Til hovedinnhold

Increasing Trends of Legacy and Emerging Organic Contaminants in a Dated Sediment Core From East-Africa

Vitenskapelig artikkel
Frontiers in Environmental Science
Eksterne nettsted
Rolf David Vogt
Maja Nipen, Rolf David Vogt, Pernilla Bohlin-Nizzetto, Katrine Borgå, Eliezer Brown Mwakalapa, Anders Røsrud Borgen, Martin Schlabach, Guttorm Christensen, Aviti John Mmochi, Knut Breivik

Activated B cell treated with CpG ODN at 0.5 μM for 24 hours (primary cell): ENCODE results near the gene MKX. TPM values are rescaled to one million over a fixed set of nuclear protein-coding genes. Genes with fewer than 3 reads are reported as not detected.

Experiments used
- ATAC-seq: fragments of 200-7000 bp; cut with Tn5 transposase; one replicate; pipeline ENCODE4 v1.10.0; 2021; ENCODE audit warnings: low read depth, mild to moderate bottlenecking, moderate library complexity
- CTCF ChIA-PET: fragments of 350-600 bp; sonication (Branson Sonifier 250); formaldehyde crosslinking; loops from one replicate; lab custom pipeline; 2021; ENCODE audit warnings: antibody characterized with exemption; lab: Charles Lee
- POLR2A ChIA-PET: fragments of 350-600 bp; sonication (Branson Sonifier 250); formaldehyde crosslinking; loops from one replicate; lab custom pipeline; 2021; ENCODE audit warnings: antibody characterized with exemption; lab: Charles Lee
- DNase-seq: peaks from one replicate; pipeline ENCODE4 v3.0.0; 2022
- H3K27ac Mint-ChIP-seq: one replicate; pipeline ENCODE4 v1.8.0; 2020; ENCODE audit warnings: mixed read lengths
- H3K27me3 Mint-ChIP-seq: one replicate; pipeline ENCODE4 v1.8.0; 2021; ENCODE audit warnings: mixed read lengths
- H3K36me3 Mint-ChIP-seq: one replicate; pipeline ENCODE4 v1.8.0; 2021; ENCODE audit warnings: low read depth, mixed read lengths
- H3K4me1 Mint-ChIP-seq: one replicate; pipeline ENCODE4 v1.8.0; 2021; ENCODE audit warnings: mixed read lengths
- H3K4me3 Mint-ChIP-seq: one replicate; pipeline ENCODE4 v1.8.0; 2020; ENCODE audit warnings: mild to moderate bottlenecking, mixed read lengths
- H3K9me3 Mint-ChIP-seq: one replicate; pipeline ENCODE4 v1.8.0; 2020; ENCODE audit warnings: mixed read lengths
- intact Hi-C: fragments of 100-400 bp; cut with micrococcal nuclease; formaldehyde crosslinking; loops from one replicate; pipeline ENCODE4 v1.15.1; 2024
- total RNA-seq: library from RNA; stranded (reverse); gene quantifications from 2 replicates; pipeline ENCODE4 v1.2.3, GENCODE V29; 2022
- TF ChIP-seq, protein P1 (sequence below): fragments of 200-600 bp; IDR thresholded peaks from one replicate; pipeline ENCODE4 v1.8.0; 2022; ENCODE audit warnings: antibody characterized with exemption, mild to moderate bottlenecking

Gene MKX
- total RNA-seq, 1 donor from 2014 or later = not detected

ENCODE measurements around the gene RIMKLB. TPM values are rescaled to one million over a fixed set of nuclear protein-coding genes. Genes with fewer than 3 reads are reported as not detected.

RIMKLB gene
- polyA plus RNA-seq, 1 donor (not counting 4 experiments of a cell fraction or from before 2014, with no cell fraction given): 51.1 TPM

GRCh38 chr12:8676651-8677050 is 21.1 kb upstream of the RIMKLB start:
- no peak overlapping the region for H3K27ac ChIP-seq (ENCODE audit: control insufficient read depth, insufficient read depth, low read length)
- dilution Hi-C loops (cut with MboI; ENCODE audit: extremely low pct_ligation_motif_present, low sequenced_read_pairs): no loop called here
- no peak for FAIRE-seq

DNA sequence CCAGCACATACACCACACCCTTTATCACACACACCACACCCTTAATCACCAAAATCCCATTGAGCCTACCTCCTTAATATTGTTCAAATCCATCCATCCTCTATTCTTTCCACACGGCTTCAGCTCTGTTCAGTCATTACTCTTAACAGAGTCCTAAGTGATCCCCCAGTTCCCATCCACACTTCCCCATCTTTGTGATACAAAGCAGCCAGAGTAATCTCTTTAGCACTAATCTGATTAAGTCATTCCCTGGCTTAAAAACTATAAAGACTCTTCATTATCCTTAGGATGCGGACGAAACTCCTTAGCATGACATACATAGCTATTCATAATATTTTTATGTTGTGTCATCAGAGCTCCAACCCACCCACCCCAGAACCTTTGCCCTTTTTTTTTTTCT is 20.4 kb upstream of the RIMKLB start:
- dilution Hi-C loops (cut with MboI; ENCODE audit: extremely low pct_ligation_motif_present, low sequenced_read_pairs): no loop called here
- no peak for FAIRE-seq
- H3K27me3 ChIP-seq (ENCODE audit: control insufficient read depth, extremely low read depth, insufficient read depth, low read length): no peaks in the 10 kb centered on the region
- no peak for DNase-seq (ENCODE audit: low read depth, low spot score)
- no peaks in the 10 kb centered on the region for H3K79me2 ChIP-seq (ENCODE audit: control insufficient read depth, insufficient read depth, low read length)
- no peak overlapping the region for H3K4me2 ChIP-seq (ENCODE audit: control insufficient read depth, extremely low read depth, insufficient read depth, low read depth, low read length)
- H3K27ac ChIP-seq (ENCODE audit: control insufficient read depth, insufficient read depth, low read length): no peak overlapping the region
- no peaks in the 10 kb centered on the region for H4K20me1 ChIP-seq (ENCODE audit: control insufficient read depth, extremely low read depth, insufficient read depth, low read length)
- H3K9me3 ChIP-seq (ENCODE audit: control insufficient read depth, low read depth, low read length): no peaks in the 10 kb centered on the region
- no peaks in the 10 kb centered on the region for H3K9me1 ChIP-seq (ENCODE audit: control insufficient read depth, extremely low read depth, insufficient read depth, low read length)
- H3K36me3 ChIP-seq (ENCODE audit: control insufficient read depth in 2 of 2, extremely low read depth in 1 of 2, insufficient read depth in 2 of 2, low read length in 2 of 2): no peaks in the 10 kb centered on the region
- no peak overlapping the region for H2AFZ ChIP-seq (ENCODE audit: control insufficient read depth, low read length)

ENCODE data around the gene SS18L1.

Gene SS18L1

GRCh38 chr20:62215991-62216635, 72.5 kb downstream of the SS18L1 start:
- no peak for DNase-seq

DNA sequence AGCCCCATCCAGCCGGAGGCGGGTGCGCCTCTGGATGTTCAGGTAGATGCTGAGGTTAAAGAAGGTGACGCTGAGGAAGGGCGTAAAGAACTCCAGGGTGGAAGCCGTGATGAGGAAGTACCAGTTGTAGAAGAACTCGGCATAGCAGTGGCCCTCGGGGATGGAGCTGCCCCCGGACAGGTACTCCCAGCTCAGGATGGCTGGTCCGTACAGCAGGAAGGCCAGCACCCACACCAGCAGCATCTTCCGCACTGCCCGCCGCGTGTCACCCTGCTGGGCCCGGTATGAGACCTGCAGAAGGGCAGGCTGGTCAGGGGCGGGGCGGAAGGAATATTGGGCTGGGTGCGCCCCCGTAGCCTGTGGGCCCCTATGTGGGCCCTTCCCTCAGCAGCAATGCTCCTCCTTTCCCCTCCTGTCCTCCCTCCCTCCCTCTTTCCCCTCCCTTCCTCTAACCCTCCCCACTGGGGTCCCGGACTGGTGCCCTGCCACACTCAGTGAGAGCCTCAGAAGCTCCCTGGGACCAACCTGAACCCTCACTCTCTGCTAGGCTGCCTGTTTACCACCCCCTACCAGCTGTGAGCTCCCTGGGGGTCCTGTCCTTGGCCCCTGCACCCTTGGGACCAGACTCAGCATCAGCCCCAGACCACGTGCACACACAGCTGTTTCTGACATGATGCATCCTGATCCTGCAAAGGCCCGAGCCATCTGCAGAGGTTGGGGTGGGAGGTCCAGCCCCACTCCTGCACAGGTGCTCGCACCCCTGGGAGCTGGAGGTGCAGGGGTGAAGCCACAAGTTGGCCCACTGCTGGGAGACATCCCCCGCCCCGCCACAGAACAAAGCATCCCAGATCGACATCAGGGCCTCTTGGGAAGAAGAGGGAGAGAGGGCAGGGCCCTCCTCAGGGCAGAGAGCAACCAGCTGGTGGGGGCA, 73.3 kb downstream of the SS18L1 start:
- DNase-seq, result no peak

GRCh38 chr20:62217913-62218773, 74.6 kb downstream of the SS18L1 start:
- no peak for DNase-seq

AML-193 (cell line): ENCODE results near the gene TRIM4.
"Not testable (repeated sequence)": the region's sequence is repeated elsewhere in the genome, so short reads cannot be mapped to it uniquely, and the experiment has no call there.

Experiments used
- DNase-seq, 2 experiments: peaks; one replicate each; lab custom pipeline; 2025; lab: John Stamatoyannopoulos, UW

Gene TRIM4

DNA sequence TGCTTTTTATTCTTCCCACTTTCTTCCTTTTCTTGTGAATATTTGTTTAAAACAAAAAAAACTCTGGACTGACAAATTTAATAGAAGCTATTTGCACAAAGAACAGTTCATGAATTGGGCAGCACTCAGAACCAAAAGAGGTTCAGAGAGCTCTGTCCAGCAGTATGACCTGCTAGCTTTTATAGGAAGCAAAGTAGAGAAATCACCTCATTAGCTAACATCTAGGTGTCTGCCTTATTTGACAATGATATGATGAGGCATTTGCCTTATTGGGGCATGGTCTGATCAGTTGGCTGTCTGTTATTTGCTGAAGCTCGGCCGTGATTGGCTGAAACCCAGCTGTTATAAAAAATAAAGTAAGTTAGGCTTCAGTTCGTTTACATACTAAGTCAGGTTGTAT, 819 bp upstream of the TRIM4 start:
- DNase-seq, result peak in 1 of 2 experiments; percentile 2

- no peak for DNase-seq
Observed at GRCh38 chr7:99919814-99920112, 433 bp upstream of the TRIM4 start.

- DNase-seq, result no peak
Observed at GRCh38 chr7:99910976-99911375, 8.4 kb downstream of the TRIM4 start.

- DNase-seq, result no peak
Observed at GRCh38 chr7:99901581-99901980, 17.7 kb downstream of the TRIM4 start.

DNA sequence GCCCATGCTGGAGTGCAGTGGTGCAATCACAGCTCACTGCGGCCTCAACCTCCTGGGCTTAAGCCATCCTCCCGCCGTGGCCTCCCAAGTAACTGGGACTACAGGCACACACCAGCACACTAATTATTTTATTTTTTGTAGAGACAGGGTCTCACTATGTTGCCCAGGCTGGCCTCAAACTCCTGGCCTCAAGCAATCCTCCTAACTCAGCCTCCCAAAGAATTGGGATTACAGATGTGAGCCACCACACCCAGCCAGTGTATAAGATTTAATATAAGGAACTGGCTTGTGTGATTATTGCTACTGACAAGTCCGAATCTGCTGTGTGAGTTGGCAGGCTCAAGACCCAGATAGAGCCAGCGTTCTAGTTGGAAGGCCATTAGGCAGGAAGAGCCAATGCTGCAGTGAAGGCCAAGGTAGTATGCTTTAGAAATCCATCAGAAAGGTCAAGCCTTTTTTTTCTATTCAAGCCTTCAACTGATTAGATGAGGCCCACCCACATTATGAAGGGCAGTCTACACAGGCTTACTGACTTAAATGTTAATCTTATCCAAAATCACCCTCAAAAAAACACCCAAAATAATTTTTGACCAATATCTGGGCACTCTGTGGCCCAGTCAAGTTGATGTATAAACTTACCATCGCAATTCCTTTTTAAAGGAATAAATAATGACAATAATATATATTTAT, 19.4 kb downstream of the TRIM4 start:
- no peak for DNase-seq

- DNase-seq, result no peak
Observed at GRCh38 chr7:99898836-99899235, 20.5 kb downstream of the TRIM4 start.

Temporal trends of industrial organic contaminants can show how environmental burdens respond to changes in production, regulation, and other anthropogenic and environmental factors. Numerous studies have documented such trends from the Northern Hemisphere, while there is very limited data in the literature from sub-Saharan Africa. We hypothesized that the temporal trends of legacy and contemporary industrial contaminants in sub-Saharan Africa could greatly differ from the regions in which many of these chemicals were initially produced and more extensively used. For this purpose, a dated sediment core covering six decades from a floodplain system in urban Dar es Salaam, Tanzania, was analysed. The samples were analysed for selected legacy persistent organic pollutants (POPs) [polychlorinated biphenyls (PCBs) and polybrominated biphenyl ethers (PBDEs)] and chemicals of emerging concern (CECs) [alternative brominated flame retardants (aBFRs), chlorinated paraffins (CPs), and dechloranes]. All groups of chemicals showed a steep increase in concentrations towards the uppermost sediment layers reflecting the more recent years. Concentrations of the individual compound groups in surface sediment were found in the order CPs >> aBFRs ∼ ∑25PBDEs > dechloranes ∼ ∑32PCBs. Time trends for the individual compounds and compound groups differed, with ∑32PCBs showing presence in sediments since at least the early 1960s, while some CECs first occurred in sediments corresponding to the last decade. Investigations into potential drivers for the observed trends showed that socioeconomic factors related to growth in population, economy, and waste generation have contributed to increasing concentrations of PBDEs, aBFRs, CPs, and Dechlorane Plus. Further monitoring of temporal trends of industrial organic contaminants in urban areas in the Global South is recommended.